By Michele S. Byers
Since colonial times, the route from New York City to Philadelphia has been a well-traveled corridor, with most of its miles in New Jersey.
Philadelphia was the nation’s first capital, the place where the Declaration of Independence was signed. New York served as capital city when George Washington was inaugurated as our first president and Congress met on Wall Street. In between are Princeton and Trenton, which also served brief stints as U.S. capitals.
These days, the New York-to-Philly route is dominated by busy highways like the New Jersey Turnpike. What was once a multi-day journey on foot or horseback now takes only a couple of hours.
But even in the era of high-speed auto travel, many people enjoy walking and biking long distances for the fun, exercise and challenge. Providing safe routes is the mission of the nonprofit East Coast Greenway Alliance, which is working to create a 3,000-mile walking and biking path from northern Maine to the Florida Keys.
Next spring, hundreds of bicyclists will have the opportunity to pedal from New York City to Philadelphia – about 125 miles – on a two-day trip organized by the East Coast Greenway Alliance.
“We’re really excited to focus on the most densely-populated region along the Greenway,” said Dennis Markatos-Soriano, executive director of the alliance. “We’ve been thinking about this ride for years – it really plays to our strengths.”
Ninety-eight miles of the “Cheesecake to Cheesesteak” ride crosses New Jersey, and 54 of those miles are on protected trails, most notably the Delaware & Raritan Canal towpath.
Riders will depart from Manhattan on the morning of Saturday, May 16, and take a ferry across the Hudson River to Jersey City. In North Jersey, half the route will be on traffic-free trails and half will be on road sections that include a mix of suburban, urban and commercial corridors. Escorts will help with traffic control and rider safety on the roadway sections.
Trail sections in North Jersey include the Hudson River Waterfront Walkway in Jersey City, the Riverfront Park Trail and Weequahic Park Path in Newark, the Lenape Park Path in Union County, the Nomahegan Park Path in Cranford, the Rahway River Park Path in Rahway and the Middlesex Greenway in Woodbridge and Metuchen.
When riders arrive in New Brunswick, they’ll hop on the 36-mile D&R Canal towpath, one of the longest off-road stretches on the Greenway. Riders will spend the night in Princeton, either at a hotel or camping at the Princeton Family YMCA.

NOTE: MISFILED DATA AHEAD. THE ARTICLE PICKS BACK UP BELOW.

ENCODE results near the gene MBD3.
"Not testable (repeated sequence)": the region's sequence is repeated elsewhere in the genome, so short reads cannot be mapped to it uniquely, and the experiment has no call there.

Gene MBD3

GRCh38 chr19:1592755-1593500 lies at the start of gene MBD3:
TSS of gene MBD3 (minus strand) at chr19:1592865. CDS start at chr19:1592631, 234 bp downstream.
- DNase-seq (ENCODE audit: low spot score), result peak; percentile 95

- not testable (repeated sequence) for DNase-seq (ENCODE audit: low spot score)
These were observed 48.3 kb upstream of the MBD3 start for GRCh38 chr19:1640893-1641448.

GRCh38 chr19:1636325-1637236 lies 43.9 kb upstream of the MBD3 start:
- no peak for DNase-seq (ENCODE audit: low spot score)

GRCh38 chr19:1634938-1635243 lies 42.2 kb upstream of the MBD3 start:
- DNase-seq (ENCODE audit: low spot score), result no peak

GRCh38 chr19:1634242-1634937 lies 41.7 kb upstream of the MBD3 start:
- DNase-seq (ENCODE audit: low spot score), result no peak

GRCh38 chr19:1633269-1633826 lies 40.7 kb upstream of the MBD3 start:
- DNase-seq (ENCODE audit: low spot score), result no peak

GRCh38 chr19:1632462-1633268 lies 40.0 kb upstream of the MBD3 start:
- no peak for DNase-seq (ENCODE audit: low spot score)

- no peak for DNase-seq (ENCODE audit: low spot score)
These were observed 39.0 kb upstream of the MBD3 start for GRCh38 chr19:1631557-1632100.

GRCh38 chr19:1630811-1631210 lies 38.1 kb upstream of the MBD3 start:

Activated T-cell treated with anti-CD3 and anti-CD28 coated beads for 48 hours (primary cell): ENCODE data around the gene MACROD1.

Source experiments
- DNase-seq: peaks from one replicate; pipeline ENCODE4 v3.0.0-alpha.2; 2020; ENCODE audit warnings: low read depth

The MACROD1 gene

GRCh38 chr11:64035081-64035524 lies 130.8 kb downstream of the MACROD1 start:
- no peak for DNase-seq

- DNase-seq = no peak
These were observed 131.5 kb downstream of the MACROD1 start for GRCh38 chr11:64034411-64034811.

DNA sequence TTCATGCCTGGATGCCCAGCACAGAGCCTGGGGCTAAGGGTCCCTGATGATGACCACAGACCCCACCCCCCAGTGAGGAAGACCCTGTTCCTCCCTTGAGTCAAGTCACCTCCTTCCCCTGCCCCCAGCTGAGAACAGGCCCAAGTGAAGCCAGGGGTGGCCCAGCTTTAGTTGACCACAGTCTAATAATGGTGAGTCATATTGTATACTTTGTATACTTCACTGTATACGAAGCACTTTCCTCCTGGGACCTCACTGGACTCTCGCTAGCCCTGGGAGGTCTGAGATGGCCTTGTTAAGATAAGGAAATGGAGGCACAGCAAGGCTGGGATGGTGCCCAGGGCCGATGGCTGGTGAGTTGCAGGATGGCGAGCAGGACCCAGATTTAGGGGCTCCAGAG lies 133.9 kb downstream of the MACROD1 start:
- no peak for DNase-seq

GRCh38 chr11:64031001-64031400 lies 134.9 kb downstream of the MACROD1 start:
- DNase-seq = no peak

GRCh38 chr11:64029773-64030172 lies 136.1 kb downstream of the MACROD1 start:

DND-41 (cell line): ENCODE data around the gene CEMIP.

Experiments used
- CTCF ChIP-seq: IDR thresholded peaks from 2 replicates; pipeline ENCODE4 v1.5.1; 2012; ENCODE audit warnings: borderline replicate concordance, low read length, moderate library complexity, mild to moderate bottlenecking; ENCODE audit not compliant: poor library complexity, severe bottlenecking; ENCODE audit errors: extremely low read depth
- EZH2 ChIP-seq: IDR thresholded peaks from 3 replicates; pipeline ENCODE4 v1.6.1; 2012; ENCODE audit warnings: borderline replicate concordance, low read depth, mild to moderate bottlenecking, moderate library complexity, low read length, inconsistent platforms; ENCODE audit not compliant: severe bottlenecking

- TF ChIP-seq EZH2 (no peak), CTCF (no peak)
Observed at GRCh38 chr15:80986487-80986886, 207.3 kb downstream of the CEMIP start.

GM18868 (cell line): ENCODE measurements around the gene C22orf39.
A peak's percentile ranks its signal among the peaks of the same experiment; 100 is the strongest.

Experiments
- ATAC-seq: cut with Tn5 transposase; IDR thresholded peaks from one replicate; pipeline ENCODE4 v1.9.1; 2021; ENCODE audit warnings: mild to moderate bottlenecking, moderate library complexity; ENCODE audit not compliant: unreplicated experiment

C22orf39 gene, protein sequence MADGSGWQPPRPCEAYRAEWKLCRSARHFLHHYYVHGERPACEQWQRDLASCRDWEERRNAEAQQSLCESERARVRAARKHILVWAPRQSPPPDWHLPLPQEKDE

On Sunday morning, May 17, riders will continue along the D&R Canal towpath to Trenton, where they will cross the Delaware River and finish the ride on the Pennsylvania side of the river. A celebration will await them in Philadelphia.
The bike ride will raise funds for the East Coast Greenway Alliance, who will work to close gaps between off-road pathway sections and make highway crossings safer. If successful, the New York-to-Philly ride could become an annual event.
“We’re excited to see how much of a difference we can make,” said John Martin, communications manager for the alliance. “If we can make this an annual event, we can really have an impact in the region.”
The idea for the East Coast Greenway came out of a bicycle conference in 1991, and the following year a group of cyclists took a tour of the proposed route from Boston to Washington. The greenway concept was later expanded to encompass the entire East Coast of the U.S., from the Canadian border to Key West.
Right now, a third of the East Coast Greenway – about 1,000 miles – consists of protected traffic-free trails, which annually host about 20 million walks, runs and bike rides.
The alliance now wants to move the other 2,000 miles of the East Coast Greenway off public streets and away from traffic. “Our goal is by 2030, to become the most popular park in America, with 100 million walks, runs and bike trips a year,” said Markatos-Soriano.
To learn more about the East Coast Greenway Alliance and the New York City to Philadelphia bike ride, go to https://www.greenway.org/. Anyone interested in the ride is urged to sign up soon, as the trip can accommodate a maximum of 500 riders.
And for information about preserving New Jersey’s land and natural resources – including trails – visit the New Jersey Conservation Foundation website at www.njconservation.org or contact me at firstname.lastname@example.org.
Michele S. Byers is the executive director of the New Jersey Conservation Foundation in Morristown.